And a lot of people ask for things. ”In about 25% of visits, patients come in with specific requests, whether its tests, specialty referrals, or medications,” says Dr. Kravitz. The assumption of the collaborative approach is that patients are requesting actions from a correctly informed and logical perspective with the help of their doctors. But bad stories get told, the wrong decision get made. 

You have to be careful what you ask for as a patient, you may have more influence than you think. 

But the question that follows, and the question that I asked myself as I started to unravel the story of my own personal medical mystery was: Why did I get my story wrong? What led me to make bad decisions that cost me time and money while my illness continued? As far as I can tell, I was led astray by another piece of the modern healthcare puzzle: the internet. 

* * *

After the Lyme tests came back negative I sort of gave up for a while. The nose rinses were helping with my allergies a bit, but the feeling of perpetual tiredness had worsened. The brain fog had gotten thicker and I was becoming forgetful, absentminded, and felt mentally slower, but I had gotten hired as a manager for a small abalone farm up the coast that summer so had better things to worry about. It was an easy job with flexible hours, relatively interesting tasks, and a surf break quite literally steps from my office door. The better things to do included surfing and barbeques.

I often made deliveries to the seafood vendors and high-end restaurants of SF. From the farm, it is two hours up CA-1 to the city. One day the fatigue was a little worse than normal and I was out doing deliveries. Dan Carlin’s Hardcore History podcast was playing through the speakers of the large white truck and the farm dog, Jax, a little brown chihuahua, was passed out in the passenger seat. About 45 minutes south of the city I hit buzz strips, jerked awake, and realized I had joined Jax momentarily for a nap. I pulled over. Even after the shock of catching myself asleep at 60 miles an hour, I passed out within seconds of leaning the seat back.  

This was a wake-up call. Something was seriously wrong with me and the doctors didn’t know what. So, to the internet I went. After some Googling, I came across Chronic Fatigue Syndrome, CFS, and started reading. The causes of it are unknown, the effects match almost exactly with my symptoms. The treatments are limited, but Stanford, just over the hill from Santa Cruz, has a lab dedicated to the study of CFS. This could be it, I thought. It explains the difficulty I had experienced diagnosing my problem. While I wasn’t sure if I had CFS I was convinced that it was at least worth testing for. I got on a waitlist for the Stanford clinic, I brought up this idea to physicians, I got referrals for specialists that I needed to see before I would be eligible to join the Stanford lab. In total, I spent 9 months on this goose chase that all started from something I read on the internet. And no, I don’t have CFS.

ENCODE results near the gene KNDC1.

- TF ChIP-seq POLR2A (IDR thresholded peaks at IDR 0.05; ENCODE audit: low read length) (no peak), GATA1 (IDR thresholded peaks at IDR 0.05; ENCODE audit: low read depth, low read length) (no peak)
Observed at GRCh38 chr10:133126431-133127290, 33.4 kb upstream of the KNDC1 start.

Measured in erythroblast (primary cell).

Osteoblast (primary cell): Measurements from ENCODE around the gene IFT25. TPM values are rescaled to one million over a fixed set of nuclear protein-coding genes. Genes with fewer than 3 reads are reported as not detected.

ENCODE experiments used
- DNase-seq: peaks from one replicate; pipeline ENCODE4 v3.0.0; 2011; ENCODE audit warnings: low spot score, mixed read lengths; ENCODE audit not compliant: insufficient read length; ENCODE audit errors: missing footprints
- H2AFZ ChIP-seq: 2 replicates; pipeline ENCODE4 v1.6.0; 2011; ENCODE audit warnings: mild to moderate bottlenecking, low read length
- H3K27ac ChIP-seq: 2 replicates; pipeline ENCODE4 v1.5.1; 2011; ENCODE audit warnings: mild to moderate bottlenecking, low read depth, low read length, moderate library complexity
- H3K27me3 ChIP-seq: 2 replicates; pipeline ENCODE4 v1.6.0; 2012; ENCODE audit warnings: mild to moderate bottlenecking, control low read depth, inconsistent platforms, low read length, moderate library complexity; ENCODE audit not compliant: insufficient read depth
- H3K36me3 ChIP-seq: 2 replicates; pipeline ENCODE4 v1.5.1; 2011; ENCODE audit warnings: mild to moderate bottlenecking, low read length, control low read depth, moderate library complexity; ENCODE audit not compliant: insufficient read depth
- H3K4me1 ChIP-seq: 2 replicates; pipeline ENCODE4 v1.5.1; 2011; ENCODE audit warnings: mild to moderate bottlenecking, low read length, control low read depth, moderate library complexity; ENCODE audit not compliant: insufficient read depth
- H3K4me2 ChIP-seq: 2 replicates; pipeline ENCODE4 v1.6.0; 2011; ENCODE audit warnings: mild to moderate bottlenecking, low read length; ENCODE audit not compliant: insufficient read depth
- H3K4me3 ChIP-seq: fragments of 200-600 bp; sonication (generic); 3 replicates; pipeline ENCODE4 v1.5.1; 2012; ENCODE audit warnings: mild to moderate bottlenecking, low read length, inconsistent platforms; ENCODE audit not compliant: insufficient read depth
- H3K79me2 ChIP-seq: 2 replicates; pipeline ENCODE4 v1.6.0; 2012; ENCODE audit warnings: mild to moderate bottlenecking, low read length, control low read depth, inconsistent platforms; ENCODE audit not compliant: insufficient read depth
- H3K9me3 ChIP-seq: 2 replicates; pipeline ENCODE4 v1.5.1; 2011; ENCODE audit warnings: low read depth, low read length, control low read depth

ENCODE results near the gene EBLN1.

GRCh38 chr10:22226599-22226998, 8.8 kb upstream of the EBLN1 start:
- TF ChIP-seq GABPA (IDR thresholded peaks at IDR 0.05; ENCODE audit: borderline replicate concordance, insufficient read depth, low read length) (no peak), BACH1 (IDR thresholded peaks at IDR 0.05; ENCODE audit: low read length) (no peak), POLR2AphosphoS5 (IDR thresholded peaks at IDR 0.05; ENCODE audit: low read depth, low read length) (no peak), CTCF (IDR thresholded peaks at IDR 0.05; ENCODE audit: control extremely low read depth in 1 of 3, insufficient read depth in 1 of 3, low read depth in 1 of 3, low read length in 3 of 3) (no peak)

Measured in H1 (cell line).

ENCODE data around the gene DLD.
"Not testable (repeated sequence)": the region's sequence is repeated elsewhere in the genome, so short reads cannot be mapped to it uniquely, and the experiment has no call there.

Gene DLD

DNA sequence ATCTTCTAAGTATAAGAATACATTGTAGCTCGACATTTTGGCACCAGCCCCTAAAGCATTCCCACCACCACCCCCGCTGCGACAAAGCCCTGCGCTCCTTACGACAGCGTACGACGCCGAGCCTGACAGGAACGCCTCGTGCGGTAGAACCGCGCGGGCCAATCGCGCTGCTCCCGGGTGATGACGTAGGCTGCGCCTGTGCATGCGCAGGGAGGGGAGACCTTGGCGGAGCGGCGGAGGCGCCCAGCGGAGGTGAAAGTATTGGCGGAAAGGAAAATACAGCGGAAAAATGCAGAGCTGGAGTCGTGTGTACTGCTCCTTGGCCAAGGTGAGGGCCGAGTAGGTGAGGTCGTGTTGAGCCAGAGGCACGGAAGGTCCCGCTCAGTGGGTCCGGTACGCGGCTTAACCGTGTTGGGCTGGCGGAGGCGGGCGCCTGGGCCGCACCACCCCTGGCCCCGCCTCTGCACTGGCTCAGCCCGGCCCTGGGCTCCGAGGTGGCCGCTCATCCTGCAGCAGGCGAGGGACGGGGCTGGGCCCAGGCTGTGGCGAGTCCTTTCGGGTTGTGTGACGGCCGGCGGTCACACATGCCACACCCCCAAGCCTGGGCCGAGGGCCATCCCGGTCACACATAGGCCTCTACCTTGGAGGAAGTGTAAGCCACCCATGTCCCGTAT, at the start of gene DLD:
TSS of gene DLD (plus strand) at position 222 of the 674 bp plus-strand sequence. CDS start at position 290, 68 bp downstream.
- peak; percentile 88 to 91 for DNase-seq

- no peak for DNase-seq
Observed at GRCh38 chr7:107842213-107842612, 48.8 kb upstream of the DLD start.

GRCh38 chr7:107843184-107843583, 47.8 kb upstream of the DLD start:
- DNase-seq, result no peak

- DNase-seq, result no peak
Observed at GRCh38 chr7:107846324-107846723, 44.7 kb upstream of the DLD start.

“I know from data that a large fraction of the American population is going to the internet to diagnose and treat themselves,” says Dr. Ateev Mehrotra, a professor of health care policy at Harvard College of Medicine and a practicing MD at Beth Israel Hospital. Since my symptoms began in 2016, I, like 78% of US internet users and 59% of the US at large, have been to “Dr. Google” searching for answers. 

Over these last three years, I have learned many things about many illnesses from Google Medical School – I have a 153-page packet on chronic fatigue syndrome and know the arguments for and against the existence of toxic mold poisoning. I know all the symptoms of Lyme disease, how to test for it, and how unreliable those tests actually are. I know that since my mom has hypothyroidism, there is about a 15-20% chance it was passed on to me through genetics. In my case, the problem wasn’t that I was assuredly self-diagnosing, as Dr. Mehrotra says “It is relatively rare for a patient to come to me saying they looked something up and tell me ‘I have this!’,” nor was the problem that the information I found was medically questionable. The problem was that I was spending hours and days and weeks learning about illnesses that I didn’t have